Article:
VHA to consolidate vets’ health data

The Veterans Health Administration is establishing a national health data repository containing data collected more than two decades of caring for more than 6 million veterans.

“We have finished copying all of the vital signs,” Dr. Robert Kolodner, the agency’s chief health informatics officer, told a reporter after testifying at a House Government Reform Committee hearing on health information technology. The vital-signs data amounted to 900 million observations of patients’ temperatures, blood pressure and pulses, among other things, he said.

Now the agency is moving on to consolidate records of medications, allergies and laboratory test results, Kolodner said. This effort requires a great deal of work to standardize data that has been entered in text form in the past, often with misspellings and nonstandard abbreviations.

“That health data repository will also serve as our link with the outside world,” he said.

Kolodner told the committee that about 40 percent of VHA patients also receive care from doctors outside the administration. VHA is working with the Defense Department, the Department of Health and Human Services, and others to develop health records for veterans that will incorporate information from government and private health care providers, he said.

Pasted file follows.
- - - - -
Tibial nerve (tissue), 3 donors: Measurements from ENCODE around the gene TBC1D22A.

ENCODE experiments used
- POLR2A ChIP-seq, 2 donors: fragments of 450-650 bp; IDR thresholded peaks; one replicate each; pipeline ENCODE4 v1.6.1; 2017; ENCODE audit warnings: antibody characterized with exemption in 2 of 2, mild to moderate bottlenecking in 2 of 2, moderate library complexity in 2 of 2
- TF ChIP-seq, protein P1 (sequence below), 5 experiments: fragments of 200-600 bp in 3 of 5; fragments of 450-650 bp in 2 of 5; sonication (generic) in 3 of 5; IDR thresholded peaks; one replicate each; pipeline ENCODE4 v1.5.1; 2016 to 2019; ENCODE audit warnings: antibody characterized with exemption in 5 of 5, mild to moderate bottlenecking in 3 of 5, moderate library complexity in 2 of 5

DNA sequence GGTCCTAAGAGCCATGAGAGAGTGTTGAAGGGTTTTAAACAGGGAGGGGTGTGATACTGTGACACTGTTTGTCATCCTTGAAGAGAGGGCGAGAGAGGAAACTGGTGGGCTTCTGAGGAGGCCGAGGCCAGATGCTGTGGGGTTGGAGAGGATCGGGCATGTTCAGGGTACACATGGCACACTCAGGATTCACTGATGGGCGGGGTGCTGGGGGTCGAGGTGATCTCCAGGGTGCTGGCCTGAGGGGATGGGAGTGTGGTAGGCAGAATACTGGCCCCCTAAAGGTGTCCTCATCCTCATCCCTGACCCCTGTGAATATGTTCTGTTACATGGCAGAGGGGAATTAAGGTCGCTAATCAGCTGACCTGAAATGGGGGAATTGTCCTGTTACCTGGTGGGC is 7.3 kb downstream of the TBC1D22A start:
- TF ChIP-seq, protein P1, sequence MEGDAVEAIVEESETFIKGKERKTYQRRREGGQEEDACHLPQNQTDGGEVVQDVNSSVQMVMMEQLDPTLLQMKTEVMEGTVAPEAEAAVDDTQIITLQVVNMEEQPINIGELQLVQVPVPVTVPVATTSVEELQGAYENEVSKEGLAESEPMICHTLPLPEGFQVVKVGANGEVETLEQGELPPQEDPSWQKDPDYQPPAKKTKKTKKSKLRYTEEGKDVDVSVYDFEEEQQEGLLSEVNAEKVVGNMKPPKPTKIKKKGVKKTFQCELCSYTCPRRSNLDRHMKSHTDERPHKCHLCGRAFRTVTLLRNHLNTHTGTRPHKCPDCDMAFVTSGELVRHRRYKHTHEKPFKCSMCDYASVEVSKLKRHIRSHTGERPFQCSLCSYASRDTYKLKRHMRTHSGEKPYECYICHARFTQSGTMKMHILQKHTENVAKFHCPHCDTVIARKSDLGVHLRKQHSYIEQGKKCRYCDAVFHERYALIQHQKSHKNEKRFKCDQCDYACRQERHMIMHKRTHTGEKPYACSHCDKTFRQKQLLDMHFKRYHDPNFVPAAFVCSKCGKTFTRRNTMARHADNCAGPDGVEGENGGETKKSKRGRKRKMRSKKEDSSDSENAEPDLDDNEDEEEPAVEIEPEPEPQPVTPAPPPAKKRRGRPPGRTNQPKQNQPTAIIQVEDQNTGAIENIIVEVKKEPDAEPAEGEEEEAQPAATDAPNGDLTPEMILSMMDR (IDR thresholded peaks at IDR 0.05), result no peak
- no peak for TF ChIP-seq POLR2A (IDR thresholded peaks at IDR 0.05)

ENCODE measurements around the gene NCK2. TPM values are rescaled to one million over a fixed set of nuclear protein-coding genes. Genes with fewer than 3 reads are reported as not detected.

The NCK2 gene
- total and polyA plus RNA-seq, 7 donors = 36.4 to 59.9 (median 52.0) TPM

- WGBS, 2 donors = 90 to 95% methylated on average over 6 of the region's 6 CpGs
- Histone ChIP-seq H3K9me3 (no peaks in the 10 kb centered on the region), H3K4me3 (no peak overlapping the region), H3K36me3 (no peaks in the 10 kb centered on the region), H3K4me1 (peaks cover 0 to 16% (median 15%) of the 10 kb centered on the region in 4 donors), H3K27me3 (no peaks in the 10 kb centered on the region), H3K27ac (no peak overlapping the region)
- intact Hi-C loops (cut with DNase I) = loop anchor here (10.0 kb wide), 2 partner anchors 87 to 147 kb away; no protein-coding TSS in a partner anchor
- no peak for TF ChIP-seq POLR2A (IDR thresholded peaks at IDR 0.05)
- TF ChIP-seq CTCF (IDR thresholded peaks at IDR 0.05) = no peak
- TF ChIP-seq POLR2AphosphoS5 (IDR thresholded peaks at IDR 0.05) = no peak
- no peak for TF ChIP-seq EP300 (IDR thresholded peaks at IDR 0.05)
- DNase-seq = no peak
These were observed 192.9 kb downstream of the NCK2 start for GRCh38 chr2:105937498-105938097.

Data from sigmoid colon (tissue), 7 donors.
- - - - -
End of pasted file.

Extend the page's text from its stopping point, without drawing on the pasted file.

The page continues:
That means VHA must be able to provide all its records for individual patients readily, without searching through all the agency’s facilities for the information, Kolodner said.

In a related move, VHA is consolidating its servers in regional hubs. The consolidation is primarily intended to save money, he said.

As of September, the Veterans Health Information Systems and Technology Architecture, started storing images such as X-rays, pathology slides and wound photos in patient records at more than 40 sites. Those images, which will be stored at all 1,300 VHA hospitals and clinics nationwide as the capability is expanded, can be sent to other sites as needed, Kolodner said.

As for its personal health records initiative, My HealtheVet, Kolodner said more than 50,000 veterans have registered for online access to their records, and another 300 are signing on every day. Those individuals are using the system to obtain prescription refills, he said.

Asked about the financial impact of the veterans health IT systems, which are among the most advanced in the world, Kolodner said the VHA is treating twice as many patients as it was a decade ago, while its health care budget has increased only about 50 percent. He attributed the efficiency gains to IT.

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